Grand theory[ edit ] In chapter two, Mills seems to be criticizing Parsonian Sociology. In The Social System, Parsons describes the nature of the structure of society and the creation and maintenance of a culture through the socialization of individuals. Mills criticizes this tendency in sociology on several grounds. He argues for a more heterogeneous form of society in that he challenges the extent to which a single uniformity of society is indeed possible Mills,
Religion and the Sociological Imagination of W. Du Bois Edward J. He recognized that Christianity had a mixed record on race relations. The economic gain that could be acquired through slavery compelled white Christians to alter their religious views. These black men were not men in the sense that white men were men.
In his concluding lecture, Du Bois called for social change by harkening back to what he considered the original teachings of Christ. For race relations City of god and sociological imagination improve, for economic exploitation to end, and for genuine solidarity to sweep across the land, the nation must experience a renewal of true Christian faith.
In the s, mainstream sociologists began to recognize Du Bois as a founding father of the profession Zuckerman They examined how he revised Marxian economic determinism by including race as a social force.
But these scholars have generally paid little attention to his religious views DeMarco ; Green and Driver ; Lewis ; Rampersad ; Zamir He used religious idioms and rhetoric to frame and discuss social problems, social forces, and social solutions, and he evaluated society and groups based on whether or not they met his requirements for a Christian peoples.
In this way, Du Bois was not only a pioneering sociologist of religion, but his work was also deeply influenced by religious ideas and values.
To him, Christianity was an ethical and moral system that had the power to lead individuals and groups to behaviors that would bring social equality and brotherhood. In his first book-length autobiography, Dusk of Dawn: The real Christian church, thus, should battle materialism, oppression, exploitation, hate, and war Du Bois .
On other occasions, Du Bois made similar assertions.
The older children tended more toward phrases which sought to express the fact that religion had reference to some higher will. They evidently are not impressed to a sufficiently large extent with the fact that moral goodness is the first requirement of a Christian life.
His evaluation of their answers shows that Du Bois held a priori assumptions about what true Christianity was and what it was not. The function of churches and religious leaders was to inculcate these beliefs into their parishioners in order to create a truly Christian society. This responsibility was especially crucial for African American ministers.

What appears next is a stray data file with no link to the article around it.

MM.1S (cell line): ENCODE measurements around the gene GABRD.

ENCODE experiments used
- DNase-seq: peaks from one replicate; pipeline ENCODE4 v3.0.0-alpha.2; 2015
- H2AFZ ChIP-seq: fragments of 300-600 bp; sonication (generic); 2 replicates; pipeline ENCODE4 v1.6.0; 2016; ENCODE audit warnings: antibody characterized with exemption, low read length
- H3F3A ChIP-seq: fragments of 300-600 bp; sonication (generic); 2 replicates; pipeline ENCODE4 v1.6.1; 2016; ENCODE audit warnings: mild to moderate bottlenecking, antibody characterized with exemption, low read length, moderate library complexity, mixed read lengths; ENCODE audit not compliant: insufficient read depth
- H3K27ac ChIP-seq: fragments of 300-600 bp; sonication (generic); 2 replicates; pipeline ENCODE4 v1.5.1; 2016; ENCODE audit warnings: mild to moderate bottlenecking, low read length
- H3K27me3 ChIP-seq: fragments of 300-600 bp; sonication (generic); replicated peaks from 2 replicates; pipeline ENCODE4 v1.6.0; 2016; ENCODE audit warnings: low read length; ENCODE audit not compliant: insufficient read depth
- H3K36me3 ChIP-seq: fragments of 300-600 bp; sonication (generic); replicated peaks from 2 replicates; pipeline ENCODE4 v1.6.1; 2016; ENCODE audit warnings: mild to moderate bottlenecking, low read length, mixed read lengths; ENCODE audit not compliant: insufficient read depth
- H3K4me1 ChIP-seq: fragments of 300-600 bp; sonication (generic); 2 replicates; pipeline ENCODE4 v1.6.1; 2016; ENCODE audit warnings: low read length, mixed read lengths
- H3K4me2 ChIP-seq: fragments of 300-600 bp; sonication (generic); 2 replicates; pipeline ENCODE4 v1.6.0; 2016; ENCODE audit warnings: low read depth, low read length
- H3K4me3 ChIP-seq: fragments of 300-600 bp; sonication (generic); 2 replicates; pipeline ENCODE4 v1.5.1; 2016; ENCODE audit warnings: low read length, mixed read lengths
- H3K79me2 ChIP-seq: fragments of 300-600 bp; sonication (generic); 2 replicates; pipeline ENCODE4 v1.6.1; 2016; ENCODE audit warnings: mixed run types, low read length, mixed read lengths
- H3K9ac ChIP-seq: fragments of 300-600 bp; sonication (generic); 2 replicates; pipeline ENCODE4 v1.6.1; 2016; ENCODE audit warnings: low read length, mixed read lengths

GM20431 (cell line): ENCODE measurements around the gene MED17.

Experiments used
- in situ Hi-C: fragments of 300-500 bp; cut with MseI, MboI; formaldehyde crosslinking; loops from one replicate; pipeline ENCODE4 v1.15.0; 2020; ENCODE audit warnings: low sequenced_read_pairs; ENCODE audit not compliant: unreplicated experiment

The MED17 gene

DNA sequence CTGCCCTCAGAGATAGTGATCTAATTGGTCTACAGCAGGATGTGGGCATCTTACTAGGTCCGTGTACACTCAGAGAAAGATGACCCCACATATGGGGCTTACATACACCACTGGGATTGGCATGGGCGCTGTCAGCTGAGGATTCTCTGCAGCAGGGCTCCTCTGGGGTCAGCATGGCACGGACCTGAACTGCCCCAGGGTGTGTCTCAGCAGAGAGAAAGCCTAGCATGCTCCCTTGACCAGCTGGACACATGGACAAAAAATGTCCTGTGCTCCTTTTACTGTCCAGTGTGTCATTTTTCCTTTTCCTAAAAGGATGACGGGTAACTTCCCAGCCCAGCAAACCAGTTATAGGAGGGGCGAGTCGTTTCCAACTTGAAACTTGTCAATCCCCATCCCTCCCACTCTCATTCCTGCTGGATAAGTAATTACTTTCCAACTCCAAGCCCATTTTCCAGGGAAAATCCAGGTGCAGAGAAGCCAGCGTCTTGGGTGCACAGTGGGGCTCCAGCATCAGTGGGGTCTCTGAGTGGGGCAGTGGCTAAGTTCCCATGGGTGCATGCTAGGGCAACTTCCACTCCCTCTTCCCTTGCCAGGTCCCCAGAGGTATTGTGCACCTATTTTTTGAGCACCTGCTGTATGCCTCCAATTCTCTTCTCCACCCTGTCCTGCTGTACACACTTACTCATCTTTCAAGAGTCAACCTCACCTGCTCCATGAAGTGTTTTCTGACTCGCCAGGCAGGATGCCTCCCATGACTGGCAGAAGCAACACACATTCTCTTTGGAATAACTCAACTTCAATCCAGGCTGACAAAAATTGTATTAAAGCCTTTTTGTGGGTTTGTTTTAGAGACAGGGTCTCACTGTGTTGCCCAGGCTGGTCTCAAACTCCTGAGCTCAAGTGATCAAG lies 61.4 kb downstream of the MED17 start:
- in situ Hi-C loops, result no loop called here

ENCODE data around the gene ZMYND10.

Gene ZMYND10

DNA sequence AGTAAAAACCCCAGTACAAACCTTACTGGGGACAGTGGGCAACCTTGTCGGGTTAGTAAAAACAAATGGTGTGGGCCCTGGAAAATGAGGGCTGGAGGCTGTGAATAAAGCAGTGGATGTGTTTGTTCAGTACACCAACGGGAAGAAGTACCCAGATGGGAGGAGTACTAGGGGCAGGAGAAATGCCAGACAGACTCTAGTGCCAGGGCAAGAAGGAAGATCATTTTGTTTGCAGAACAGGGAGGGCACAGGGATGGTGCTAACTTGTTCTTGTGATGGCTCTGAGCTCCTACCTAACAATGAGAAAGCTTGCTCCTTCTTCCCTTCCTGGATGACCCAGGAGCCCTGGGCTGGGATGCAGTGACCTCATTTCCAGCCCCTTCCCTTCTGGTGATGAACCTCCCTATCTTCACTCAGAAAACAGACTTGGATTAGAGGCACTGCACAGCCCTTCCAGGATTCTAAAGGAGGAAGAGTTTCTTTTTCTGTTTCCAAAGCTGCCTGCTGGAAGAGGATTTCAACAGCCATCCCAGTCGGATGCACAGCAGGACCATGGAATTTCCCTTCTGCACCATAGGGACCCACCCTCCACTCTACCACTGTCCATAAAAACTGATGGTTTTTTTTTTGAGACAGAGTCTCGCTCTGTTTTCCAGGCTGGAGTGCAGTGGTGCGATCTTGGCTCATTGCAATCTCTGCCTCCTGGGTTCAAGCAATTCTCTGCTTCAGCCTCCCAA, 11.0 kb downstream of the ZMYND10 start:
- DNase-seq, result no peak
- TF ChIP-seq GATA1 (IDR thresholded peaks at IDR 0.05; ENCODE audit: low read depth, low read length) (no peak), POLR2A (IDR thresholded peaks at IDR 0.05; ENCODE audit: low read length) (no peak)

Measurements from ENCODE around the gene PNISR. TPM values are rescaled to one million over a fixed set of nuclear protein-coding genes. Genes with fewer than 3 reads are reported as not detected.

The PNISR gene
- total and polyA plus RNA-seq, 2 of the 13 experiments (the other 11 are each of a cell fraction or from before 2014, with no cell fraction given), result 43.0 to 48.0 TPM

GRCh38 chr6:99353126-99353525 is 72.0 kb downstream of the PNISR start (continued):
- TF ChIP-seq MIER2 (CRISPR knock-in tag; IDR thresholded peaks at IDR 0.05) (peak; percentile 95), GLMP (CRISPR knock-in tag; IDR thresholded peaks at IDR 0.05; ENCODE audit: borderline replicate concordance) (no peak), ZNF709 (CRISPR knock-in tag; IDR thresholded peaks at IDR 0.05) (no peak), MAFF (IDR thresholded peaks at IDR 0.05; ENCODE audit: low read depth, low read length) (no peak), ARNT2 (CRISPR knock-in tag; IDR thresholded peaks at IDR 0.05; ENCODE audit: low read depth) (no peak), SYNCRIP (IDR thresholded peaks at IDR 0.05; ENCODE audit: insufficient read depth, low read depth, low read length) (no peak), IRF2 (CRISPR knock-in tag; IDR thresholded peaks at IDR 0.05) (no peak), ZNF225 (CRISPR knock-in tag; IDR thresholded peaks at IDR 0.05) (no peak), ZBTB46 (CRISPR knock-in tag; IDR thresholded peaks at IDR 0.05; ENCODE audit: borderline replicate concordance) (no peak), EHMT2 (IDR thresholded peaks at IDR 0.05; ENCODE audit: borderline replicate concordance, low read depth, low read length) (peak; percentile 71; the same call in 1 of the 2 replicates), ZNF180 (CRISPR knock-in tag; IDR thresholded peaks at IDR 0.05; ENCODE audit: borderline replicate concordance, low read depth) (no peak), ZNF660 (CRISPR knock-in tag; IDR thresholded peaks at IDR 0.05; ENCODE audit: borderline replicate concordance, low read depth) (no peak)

Du Bois viewed them as essential to the uplift of the race because they had the power to install the moral fiber necessary to disprove and combat white supremacists who claimed that people of color were inherently sinful.
Much of The Negro Church, for example, evaluates the morality and behaviors of African American ministers in order to assess and help to improve the quality of religious leadership for people of color in the United States Du Bois, ed.
In an argument that squared nicely with Marxian theory, Du Bois suggested that unequal material conditions led religious believers to alter their egalitarian religious faith, which in turn religiously-legitimated those exploitative conditions.
In other words, slavery led white Christians to repudiate the leveling principles of true Christianity and their new version of the faith merely upheld the racial status quo. In The Suppression of the Slave-Trade to the United States of America,the published version of his Harvard dissertation, he discussed how economic values triumphed over religious ones and in turn created new sets of morals.
Du Bois found the Christian authorization of racism, exploitation, and materialism almost ubiquitous in the United States and the western world. He found any claims to the contrary appalling.The idea of sociological imagination was created by C. Wright Mills in to describe the special way sociologists look at the world.
Basically, most personal problems . The term "sociological imagination" was coined by the American sociologist C.
Wright Mills in his book The Sociological Imagination to describe the type of insight offered by the discipline of sociology.
City of God. posted to rutadeltambor.com on July 23, I finally got around to seeing the Brazilian film "City of God," which was directed by TV commercial veteran Fernando Meirelles and that enjoyed a very long run in NYC theaters a year or so ago.
As most people know, this film has been widely acclaimed by the critical establishment and was an Oscar nominee last year.
Andrew Greeley has been writing on the "Catholic imagination" since the s, but this motif was also implicit in his earlier works on the value of Catholic schools, the centrality of parish life, and the persistence of ethnicity as a source of personal and communal identity.
The sociological imagination is the ability for someone to connect personal experiences to society at large and to historical forces. The sociological imagination allows a person to question customs, rituals or habits. The concept of sociological imagination began in with a book, The.
The Sociological Imagination is a book by American sociologist C. Wright Mills published by Oxford University Press. In it, he develops the idea of sociological imagination, the means by which the relation between self and society can be understood.